Sunday, December 19, 2010
Days 4-5-6-7 in the Rain.
____I’d be a liar if I said the last four days had been enjoyable. It’s been rain, rain and more rain. The tent has stayed packed away and I’ve taken to renting cabins; little huts with just a bed, table and chairs. These have varied in price and standard but are situated on most campsites, motor camps and trailer parks. A lot of places have “residents”; people who live all year in their caravan. These have been an endless source of advice and laughs. At Okere Falls; three guys, on the insistence of a lady, were demolishing a two foot diameter tree stump with a cordless electric drill with a one inch bit. My hut was next door and during conversation whilst the battery was recharging; we all agreed that cycling the length of New Zealand was very similar to what they were attempting.
____Day Four started at Papamoa Beach and soon I was in Te Puke [Tay-Pew-Kay], the Kiwi Fruit Capital of the World. Everything is Kiwi Fruit. Around April there is plenty of casual work picking the little furry buggers; also pruning at other times. Google: Seeka Kiwi Fruit if you want to give it a try.
____Day Five had me back in the volcanic area of Rotorua and down to Taupo on Highway 5. The side road through Reporoa was a pleasant level ride and I found that most service stations sell hot pies and drinks. A pot of tea and a hot sausage roll goes down a treat on a wet and windy day. The thermal baths at the campsites are another good thing; a soak in the volcanic heated water of 34 degrees C helps my body recover at the end of the day.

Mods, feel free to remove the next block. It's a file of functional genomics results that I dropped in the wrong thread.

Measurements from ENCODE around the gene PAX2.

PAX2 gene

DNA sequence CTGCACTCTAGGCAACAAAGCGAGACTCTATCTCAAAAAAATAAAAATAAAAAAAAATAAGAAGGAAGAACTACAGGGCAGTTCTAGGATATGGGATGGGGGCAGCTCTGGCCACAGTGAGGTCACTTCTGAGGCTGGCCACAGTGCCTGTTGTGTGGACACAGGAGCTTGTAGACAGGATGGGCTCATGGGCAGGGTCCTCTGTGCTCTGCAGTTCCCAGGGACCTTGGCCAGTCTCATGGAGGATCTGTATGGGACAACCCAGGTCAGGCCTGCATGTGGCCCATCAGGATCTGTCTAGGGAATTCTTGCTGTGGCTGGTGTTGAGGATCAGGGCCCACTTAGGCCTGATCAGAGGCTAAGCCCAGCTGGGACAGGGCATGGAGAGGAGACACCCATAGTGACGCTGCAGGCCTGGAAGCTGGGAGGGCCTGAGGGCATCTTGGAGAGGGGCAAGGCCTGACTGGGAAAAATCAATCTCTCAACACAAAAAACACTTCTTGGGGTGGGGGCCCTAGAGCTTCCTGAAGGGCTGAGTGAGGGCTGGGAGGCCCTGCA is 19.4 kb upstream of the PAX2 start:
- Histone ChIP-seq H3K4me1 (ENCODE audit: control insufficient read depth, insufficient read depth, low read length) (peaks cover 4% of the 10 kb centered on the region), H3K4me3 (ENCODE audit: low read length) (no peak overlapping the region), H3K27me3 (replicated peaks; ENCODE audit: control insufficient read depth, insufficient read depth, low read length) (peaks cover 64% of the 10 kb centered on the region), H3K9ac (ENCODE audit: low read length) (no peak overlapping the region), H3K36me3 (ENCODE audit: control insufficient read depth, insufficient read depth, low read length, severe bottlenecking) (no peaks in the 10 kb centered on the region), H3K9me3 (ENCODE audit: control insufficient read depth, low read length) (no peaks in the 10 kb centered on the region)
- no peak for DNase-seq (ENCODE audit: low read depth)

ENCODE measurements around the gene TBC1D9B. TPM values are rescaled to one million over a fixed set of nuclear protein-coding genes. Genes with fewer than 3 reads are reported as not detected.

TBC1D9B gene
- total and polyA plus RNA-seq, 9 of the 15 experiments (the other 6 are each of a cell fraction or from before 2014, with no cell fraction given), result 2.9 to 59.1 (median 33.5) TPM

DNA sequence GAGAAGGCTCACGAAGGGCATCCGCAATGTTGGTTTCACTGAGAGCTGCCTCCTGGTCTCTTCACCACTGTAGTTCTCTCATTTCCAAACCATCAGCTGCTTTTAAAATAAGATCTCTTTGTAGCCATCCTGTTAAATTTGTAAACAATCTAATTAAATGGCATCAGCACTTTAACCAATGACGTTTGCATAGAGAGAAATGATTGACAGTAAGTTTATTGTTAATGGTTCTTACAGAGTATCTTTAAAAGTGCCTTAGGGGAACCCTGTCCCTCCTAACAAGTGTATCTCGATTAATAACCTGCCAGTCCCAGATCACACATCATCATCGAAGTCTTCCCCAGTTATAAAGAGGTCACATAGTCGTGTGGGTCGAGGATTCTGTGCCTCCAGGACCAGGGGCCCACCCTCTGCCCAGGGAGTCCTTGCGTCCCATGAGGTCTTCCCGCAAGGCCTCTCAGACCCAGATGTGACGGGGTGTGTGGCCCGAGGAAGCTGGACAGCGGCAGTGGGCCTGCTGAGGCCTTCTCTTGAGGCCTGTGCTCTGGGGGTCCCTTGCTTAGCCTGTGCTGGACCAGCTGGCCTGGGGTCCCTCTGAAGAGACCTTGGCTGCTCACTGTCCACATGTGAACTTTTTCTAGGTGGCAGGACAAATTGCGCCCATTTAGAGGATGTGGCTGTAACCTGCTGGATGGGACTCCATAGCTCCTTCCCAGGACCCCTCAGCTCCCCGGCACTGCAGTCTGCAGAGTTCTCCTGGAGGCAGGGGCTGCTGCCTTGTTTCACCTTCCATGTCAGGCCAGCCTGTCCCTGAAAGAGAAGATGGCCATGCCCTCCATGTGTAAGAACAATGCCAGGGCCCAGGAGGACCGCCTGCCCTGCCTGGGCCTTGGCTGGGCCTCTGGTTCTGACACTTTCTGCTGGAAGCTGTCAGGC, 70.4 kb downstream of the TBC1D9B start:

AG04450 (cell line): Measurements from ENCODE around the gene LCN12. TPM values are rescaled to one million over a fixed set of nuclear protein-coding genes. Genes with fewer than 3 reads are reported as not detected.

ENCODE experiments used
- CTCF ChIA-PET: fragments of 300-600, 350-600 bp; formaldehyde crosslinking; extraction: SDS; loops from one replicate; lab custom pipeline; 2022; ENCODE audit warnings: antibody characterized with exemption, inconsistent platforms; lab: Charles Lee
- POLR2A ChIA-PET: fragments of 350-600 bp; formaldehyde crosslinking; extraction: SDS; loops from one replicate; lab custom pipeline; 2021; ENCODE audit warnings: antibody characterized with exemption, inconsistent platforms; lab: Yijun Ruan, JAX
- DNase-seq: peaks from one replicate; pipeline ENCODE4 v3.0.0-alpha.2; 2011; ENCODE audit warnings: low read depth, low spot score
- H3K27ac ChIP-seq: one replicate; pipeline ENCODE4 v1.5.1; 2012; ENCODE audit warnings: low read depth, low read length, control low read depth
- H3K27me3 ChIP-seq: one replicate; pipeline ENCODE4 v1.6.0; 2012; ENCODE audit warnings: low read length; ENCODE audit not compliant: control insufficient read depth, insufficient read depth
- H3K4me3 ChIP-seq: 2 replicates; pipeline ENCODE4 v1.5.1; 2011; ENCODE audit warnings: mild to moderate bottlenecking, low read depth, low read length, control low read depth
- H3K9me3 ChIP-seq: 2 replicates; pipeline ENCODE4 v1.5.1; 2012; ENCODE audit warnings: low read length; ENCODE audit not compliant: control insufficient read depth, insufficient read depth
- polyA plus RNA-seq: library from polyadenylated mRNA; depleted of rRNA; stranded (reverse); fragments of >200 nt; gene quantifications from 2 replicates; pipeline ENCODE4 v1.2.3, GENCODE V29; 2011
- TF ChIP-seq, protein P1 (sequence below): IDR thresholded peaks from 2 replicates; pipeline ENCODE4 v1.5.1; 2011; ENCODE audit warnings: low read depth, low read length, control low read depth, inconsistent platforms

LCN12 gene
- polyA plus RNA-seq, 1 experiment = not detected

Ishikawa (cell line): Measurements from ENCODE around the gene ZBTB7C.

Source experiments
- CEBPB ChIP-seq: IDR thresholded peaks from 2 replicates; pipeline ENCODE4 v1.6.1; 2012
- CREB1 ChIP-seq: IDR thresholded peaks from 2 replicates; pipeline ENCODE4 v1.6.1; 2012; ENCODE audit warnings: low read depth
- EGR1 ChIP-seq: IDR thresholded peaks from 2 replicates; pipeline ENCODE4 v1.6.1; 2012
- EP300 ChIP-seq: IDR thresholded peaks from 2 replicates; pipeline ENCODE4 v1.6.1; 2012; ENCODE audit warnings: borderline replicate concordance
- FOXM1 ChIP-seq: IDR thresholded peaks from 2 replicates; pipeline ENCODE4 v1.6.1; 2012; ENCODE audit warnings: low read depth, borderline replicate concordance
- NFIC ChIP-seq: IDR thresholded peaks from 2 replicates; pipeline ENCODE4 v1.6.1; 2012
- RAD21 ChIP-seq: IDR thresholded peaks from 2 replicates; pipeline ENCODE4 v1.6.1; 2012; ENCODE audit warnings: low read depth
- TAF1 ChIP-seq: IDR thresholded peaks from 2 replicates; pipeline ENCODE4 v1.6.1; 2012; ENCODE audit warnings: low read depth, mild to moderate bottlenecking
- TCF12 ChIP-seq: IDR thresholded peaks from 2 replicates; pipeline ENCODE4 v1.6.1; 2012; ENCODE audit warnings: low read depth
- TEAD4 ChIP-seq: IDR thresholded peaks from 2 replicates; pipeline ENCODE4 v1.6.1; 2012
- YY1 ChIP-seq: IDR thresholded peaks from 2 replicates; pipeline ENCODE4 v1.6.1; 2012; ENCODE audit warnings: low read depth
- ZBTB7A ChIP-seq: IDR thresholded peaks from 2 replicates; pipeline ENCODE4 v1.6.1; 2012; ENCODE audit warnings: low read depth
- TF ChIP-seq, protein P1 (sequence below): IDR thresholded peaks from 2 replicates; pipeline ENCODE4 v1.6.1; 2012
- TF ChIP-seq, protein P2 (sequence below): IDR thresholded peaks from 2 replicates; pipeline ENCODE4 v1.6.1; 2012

____Day Six and my regular breakfast is now at McDonalds; of which New Zealand has plenty. But they are split into the normal McD and McCafe; an arty pastry and cappuccino section. What’s all that about? A bit like going to a whorehouse and the Madam saying that they also have books. I go there for sausage ‘n’ egg muffin, greasy hash brown and normal coffee; same as everybody else. An easier day than the last few; just down the east side of Lake Taupo to Turangi. Any further would have left me short on places to stay. But I did have the good fortune to be in the Hungry Trout Café, eating one of their excellent sausage rolls, when a violent thunderstorm passed over head.
____Day Seven, the hardest day so far. 56 kilometres without a town or village, non-stop rain and all on the busy Highway 1. The Desert Road; but more like moor land than arid desert, climbing to 1074 metres beside the mist shrouded active volcano called Mount Ruapehu. A flat plateau area that leads through the army training area of Waiouro, then back into the ups and downs of sheep pastures. Ending the day at Taihape, which rhymes with Die Happy.